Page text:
It's hard to be the pussycat -- especially when you know that your gay audience is going to be comparing you to Babs. So if you're going to try to recreate the role that Barbra Streisand branded in the film version of The Owl and the Pussycat, you have to jump in with both feet (or, rather, both go-go boots).
The Actors' Theatre of Washington's production of The Owl and the Pussycat revives the endless battle of wits between the bookish Felix (Rick Hammerly) and world-wise yet vocabulary-challenged Doris (Jeffrey Johnson). Obviously, what makes ATW's version unique is the gender-bending twist on the familiar story. While this casting lends itself to a couple of witty double-entendres, it's not enough for the play to live up to its ''hilarious'' billing. Entertaining? Yes. Hilarious? Not even close.
Sparring partners: Johnson and Hammerly
(Photo by Ray Gniewek)
Felix is a wannabe writer who is more successful as a Peeping Tom than as a published author. When he rats out his neighbor for turning tricks, ''she'' gets even by barging into his apartment and setting up camp. After much verbal warfare, the two end up as bed buddies, if not bosom buddies. As they continue to fight and degrade one another, there just isn't enough chemistry between the actors to sufficiently answer ''Why bother?'' Bill Manhoff's comedy is filled with snappy one-liners, but most of them fall flat on the edge of the stage.
|OWL AND THE PUSSYCAT
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Independently, both actors deliver commendable performances. Hammerly is strongest when Felix is a complete ass to Doris; his scared, overwhelmed Felix lacks the same conviction. Johnson is best when he lays Doris bare, both physically and emotionally. For audiences who are accustomed to drag, his portrayal of a woman rather quickly becomes unnoticed. He's simply Doris, sporting a wig, go-go boots, and one of several psychedelic short dresses. However, when he's on stage without the wig, the fake boobs, and the make-up, he conjures the real magic of casting a man to play Doris.
The quality of the show builds steadily and finally peaks in the second act, specifically when the pretense of humor is dispensed with and Felix and Doris show their darkest sides. This is when the play truly hums and tension radiates from the stage. Hopefully Johnson and Hammerly will migrate the chemistry they create in the dark moments to some of the lighter ones. Otherwise, it's really tough to give a hoot about the owl or the pussycat.
Nat Turner. The B-52's. Fox News. Time travel. Coming out. Infanticide. The Wizard of Oz. Lynyrd Skynyrd.
It sounds like the Theater Alliance's latest production is a recipe for disaster, doesn't it? But under Timothy Douglas's careful direction, Robert O'Hara's innovative play, Insurrection: Holding History, is a wonderful combination of wit, humor and sorrow that is not to be missed.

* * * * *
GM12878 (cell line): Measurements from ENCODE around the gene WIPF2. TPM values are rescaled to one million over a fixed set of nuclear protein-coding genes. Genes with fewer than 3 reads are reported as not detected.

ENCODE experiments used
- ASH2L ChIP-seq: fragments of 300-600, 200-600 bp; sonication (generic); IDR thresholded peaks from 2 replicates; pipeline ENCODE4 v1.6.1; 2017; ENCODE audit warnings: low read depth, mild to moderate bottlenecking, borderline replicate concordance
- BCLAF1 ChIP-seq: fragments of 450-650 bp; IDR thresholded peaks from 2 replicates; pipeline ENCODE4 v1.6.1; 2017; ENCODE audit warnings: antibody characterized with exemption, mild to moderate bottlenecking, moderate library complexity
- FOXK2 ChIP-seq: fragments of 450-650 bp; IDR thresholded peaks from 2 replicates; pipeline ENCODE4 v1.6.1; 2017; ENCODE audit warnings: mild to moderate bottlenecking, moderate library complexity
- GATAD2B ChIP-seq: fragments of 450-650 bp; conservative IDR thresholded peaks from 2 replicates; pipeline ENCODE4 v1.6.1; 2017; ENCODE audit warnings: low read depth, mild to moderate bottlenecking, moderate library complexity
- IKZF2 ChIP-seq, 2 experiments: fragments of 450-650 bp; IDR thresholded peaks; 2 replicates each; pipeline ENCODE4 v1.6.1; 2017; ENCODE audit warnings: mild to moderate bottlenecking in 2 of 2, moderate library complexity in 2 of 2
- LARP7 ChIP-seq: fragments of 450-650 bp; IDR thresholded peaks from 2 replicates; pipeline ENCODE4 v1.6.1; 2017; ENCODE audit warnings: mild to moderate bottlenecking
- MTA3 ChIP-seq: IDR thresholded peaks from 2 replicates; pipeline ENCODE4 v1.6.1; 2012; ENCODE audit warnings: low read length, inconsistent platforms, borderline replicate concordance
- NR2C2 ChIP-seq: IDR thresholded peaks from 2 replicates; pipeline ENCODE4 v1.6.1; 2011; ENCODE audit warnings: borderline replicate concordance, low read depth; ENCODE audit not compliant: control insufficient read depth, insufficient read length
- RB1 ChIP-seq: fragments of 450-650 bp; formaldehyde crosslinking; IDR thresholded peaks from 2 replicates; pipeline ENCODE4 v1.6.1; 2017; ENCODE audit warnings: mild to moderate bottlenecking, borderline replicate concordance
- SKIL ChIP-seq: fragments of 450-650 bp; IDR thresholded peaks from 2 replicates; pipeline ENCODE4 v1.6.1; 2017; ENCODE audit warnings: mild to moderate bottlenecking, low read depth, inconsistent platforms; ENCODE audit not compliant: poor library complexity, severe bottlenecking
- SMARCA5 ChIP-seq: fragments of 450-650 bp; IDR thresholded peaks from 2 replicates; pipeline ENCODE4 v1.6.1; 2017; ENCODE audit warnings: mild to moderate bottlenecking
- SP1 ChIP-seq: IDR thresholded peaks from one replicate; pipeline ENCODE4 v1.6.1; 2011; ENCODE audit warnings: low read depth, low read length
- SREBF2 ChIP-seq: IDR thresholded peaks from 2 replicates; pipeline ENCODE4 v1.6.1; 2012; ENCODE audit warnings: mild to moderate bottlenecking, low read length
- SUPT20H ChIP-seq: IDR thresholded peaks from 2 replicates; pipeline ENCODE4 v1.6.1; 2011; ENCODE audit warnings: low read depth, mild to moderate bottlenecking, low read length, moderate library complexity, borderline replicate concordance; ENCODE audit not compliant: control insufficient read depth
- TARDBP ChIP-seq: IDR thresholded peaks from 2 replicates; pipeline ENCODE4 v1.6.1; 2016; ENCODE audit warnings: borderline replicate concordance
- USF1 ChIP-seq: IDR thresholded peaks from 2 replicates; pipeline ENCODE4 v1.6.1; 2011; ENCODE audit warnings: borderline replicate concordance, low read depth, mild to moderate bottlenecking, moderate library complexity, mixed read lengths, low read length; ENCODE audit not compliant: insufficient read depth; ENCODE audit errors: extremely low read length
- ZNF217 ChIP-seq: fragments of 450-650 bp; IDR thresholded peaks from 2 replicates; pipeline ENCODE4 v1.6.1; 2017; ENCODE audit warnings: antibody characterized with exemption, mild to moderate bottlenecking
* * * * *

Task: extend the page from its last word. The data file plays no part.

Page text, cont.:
Insurrection is the story of TJ (Cedric Mays), a 198-year-old former slave who convinces his great, great grandson to take him on a road trip back to where he lived when he was a slave. As they return to Virginia, the pair travels back through time to the days just before Nat Turner's insurrection. Any skepticism that this plot may cause is dispelled within the first two minutes -- the energetic and vibrant cast members quickly embrace the audience and don't release their hold until it's all over. In fact, if not for such a strong ensemble cast, the show might easily get lost in the myriad pitfalls that exist for such an inventive play.
TJ's grandson, Ron (Frank Britton) is smart, well-spoken, polite, educated -- in other words, clearly he's gay. Ron's biggest problem is finishing his thesis on Nat Turner and American slavery. Once he starts to hear TJ's voice in his head, he realizes that the history he's trying to study is living right in front of him.
In a Wizard of Oz-inspired move, actors play multiple roles, both in the present and in the past. Ultimately, even the time periods get crossed as the lines between worlds blur. The utter confusion of the characters is laugh-out-loud funny, though moments later the horrors of slavery again cast a pall over the audience. The science fiction aspects of the plot are so secondary to the acting, it's easy to simply sit back and enjoy the ride.
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The biggest hitch in the show is Nat Turner's (KenYatta Rogers) evangelical speech to rally the other slaves to revolt. Though no fault of Rogers, who brings a fiery charge to the scene, the obvious allusion to televangelists is simply overkill. The rest of the second act is spent recovering from this misstep. Fortunately, the strength of women is enough to turn it around. Jessica Frances Dukes, previously seen in the Theatre Alliance's production of The Bluest Eye, returns to the stage with another stellar performance, and Maya Lynne Robinson is simply outstanding.
Ultimately, the gay subplot is the most extraneous portion of the play. In fact, several poorly placed gay jokes threaten to derail the final moments. However, the show has strong roots and overcomes the little mistakes.
For a play caught up in examining the past, Insurrection: Holding History has a bright future.